After a decade marked by two severe bear markets, 401(k) investors have adopted a more balanced approach to their portfolios, according to a report released Wednesday by the Investment Company Institute and the Employee Benefit Research Institute.

Fears that younger investors would abandon stock investment are not borne out by the figures, ICI and EBRI said—suggesting that 401(k) investors now and in the future are likely to embrace target-date funds with even greater enthusiasm.

However, the love affair with stocks and stock funds has waned considerably among 401(k) investors over the past decade; in 2000, 54.1% had more than 80% of their portfolio in equities, but in 2010, that dropped to 40%. The only age group where this moderating trend didn’t take hold was among workers in their 20s, with long time horizons. In 2000, 55.3% of twenty-somethings had 80% or more of their portfolio in equities. By 2010, this grew to 60.4%.

The study also showed that by 2010, 70% of 401(k) plans had target-date funds in their lineup, and that recently hired people in their 20s had 35% of their portfolio balances in target-date funds in 2010, up from 16% in 2006.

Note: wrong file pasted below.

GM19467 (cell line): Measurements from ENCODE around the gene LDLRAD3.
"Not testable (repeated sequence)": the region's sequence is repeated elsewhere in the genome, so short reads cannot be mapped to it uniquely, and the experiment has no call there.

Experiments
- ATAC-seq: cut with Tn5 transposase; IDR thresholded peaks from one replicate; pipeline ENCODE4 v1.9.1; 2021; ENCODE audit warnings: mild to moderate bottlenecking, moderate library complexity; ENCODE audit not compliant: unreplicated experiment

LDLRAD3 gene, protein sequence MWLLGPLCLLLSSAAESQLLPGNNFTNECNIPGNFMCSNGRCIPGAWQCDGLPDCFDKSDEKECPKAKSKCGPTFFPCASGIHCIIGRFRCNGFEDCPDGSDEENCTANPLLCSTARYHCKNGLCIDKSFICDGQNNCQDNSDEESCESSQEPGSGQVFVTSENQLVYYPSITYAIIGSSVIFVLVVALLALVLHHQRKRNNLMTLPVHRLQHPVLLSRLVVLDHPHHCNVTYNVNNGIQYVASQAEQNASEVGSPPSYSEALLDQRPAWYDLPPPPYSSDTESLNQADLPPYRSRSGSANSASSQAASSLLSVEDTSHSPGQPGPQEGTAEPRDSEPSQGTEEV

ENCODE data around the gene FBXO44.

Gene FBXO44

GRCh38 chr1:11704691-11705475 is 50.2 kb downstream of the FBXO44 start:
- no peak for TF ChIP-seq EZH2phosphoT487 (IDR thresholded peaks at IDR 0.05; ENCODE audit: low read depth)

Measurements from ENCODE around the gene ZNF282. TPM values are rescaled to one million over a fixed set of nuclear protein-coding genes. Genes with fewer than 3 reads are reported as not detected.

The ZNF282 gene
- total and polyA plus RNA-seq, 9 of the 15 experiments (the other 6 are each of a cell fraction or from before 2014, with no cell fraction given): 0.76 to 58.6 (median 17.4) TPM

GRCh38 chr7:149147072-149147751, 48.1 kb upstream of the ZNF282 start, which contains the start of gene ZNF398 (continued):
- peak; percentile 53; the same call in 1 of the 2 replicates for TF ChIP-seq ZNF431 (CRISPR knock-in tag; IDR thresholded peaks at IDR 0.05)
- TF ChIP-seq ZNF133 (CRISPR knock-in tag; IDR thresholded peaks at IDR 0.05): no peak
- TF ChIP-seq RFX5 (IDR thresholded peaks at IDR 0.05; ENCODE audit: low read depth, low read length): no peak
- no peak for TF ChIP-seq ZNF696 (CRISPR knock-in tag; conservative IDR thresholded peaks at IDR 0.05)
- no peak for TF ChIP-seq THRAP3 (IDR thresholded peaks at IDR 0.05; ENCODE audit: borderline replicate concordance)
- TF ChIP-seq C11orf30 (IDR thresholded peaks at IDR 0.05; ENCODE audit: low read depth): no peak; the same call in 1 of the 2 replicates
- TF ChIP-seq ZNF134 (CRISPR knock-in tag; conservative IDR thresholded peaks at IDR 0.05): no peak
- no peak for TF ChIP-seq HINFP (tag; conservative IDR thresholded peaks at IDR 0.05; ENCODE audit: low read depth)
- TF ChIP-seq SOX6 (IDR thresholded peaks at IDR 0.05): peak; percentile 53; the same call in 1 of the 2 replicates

“Growing use of target-date funds appears to be helping to keep younger 401(k) participants invested in balanced portfolios—with equity exposure—to help their assets grow over the long term,” said Sarah Holden, ICI senior director of retirement and investor research. “While our surveys and others have shown that investors are less willing to take on stock market risk, 401(k) plan features are countering that trend for plan participants. That’s particularly valuable to provide younger participants diversified portfolios that include growth-oriented investments.”

The data also shows that average balances do not differ that much among different income groups. “Regulatory limits on both the amount of contributions by more highly compensated workers and the so-called ‘nondiscrimination tests,’ have doubtless played a role in maintaining this balance,” said Jack VanDerhei, EBRI research director.

The study also found that the average 401(k) balance grew 3.4% in 2010.

Lee Barney writes for Money Management Executive.